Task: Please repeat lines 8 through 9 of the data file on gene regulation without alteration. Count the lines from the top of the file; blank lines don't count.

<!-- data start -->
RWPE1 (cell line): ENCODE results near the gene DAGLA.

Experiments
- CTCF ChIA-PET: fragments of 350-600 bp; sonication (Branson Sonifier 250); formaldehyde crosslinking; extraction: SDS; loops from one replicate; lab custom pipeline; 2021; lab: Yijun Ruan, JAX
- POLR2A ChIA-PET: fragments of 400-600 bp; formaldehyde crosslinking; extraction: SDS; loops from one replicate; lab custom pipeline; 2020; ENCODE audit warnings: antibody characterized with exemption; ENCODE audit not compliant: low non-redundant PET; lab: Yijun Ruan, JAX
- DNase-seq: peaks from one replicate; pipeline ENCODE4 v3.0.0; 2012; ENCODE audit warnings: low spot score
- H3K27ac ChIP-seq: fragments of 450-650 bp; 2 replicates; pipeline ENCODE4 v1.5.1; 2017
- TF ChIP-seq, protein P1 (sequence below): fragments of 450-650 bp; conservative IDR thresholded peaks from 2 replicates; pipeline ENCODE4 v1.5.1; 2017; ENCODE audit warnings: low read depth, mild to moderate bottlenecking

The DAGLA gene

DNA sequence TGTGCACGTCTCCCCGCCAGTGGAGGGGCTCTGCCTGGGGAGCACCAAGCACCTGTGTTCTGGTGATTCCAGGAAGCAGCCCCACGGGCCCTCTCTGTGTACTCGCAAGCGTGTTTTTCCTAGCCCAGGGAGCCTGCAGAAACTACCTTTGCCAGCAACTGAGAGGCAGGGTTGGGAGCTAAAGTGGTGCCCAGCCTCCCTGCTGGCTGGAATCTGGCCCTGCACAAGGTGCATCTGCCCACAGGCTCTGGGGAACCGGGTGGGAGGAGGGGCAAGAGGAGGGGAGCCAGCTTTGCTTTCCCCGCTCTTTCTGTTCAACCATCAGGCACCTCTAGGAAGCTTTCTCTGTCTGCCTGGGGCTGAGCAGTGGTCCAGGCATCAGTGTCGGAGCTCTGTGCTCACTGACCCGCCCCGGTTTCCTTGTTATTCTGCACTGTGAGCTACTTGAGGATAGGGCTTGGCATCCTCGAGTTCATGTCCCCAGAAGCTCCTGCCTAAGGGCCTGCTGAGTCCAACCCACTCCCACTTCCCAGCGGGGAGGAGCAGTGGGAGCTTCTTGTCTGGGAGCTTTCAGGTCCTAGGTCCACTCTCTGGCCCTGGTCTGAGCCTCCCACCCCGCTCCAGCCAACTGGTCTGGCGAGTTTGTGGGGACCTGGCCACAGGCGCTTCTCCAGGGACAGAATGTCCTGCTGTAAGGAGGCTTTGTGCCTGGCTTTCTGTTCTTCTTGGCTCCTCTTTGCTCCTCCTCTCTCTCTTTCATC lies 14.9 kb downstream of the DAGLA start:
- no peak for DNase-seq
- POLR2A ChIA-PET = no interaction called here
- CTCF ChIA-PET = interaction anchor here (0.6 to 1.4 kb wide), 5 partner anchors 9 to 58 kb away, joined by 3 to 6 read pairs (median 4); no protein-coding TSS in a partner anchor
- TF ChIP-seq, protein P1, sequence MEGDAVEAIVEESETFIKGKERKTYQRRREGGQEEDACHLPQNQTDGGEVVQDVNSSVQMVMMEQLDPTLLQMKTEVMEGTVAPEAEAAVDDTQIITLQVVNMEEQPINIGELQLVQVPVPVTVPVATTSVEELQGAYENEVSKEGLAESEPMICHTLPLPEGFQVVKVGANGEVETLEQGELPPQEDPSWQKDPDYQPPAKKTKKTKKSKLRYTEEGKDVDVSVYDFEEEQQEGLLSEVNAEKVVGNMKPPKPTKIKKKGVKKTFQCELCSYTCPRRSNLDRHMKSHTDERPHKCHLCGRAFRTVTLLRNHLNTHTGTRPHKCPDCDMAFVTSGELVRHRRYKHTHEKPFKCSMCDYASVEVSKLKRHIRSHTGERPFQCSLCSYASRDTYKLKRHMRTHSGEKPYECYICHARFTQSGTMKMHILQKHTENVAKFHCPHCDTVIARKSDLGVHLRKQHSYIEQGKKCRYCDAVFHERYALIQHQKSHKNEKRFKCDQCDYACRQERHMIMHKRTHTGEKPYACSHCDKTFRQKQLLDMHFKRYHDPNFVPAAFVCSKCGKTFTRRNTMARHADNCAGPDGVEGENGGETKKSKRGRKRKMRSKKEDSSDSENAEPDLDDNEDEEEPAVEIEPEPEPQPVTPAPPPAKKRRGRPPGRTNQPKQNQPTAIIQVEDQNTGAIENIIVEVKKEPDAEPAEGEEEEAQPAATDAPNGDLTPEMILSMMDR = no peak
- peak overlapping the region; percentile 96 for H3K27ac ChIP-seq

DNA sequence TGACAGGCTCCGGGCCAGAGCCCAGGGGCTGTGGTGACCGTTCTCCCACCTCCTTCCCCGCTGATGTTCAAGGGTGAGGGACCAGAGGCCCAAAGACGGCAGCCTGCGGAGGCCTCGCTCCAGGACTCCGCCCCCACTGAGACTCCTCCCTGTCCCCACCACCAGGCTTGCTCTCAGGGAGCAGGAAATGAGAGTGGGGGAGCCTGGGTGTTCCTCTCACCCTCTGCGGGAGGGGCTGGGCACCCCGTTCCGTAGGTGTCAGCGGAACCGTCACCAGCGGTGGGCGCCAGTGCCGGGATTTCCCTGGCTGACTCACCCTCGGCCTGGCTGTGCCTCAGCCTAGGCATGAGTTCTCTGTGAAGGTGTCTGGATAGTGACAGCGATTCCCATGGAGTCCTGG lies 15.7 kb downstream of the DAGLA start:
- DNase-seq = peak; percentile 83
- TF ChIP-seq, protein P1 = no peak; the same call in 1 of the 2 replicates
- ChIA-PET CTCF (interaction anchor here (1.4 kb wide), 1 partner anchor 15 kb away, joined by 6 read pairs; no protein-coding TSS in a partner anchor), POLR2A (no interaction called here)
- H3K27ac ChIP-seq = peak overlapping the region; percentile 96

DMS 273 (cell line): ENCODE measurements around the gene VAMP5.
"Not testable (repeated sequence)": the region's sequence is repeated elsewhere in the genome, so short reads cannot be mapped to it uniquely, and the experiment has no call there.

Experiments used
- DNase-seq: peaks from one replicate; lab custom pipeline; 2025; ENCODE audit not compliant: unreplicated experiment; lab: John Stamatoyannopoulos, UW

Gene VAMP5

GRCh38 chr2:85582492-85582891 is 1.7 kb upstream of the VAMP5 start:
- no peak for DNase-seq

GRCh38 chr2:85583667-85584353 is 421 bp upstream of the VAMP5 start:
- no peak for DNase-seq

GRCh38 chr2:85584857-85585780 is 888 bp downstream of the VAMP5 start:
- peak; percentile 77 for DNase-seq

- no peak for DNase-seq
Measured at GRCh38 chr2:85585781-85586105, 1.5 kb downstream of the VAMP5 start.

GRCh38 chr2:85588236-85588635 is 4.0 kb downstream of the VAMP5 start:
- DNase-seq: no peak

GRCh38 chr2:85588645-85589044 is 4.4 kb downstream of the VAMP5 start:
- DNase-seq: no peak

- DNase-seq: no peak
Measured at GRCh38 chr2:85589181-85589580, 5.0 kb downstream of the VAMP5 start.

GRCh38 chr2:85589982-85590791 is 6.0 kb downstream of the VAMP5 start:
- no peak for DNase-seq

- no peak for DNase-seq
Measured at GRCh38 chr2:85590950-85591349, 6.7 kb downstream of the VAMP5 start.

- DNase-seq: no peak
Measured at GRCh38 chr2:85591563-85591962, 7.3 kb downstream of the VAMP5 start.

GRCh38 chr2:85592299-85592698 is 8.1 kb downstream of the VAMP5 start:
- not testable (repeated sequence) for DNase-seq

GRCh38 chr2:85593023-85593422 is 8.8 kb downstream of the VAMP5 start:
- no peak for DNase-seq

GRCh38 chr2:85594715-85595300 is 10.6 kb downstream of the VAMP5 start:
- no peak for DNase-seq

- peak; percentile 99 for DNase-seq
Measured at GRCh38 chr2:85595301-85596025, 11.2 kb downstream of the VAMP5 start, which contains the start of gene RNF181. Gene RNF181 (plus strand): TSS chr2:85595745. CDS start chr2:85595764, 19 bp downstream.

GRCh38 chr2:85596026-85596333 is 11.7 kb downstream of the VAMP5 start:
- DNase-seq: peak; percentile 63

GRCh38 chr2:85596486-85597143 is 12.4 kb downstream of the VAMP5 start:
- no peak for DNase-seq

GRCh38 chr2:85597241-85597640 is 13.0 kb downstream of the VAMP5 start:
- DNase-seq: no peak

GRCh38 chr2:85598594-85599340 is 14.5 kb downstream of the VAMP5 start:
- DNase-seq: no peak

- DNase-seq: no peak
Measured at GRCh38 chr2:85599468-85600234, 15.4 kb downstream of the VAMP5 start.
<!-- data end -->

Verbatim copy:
The DAGLA gene

DNA sequence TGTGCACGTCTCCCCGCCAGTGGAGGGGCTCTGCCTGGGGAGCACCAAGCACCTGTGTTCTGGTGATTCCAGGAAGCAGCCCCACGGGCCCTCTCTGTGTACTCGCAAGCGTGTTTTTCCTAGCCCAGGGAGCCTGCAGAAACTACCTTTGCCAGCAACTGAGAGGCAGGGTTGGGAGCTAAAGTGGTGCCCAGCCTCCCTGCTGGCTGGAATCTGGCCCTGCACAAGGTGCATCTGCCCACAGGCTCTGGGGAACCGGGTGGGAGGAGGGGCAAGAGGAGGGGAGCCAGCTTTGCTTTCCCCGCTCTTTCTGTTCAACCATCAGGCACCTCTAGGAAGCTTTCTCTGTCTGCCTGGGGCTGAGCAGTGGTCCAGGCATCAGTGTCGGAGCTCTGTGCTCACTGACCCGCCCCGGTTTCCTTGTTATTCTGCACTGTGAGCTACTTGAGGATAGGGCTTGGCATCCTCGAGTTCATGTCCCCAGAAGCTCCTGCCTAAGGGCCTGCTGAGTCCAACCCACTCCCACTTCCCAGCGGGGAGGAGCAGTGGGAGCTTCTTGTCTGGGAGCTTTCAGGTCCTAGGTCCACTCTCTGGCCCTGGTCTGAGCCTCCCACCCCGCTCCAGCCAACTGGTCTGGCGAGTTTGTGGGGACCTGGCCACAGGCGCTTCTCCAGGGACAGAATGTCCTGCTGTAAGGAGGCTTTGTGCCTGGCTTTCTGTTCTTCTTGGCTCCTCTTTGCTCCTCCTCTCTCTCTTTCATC lies 14.9 kb downstream of the DAGLA start: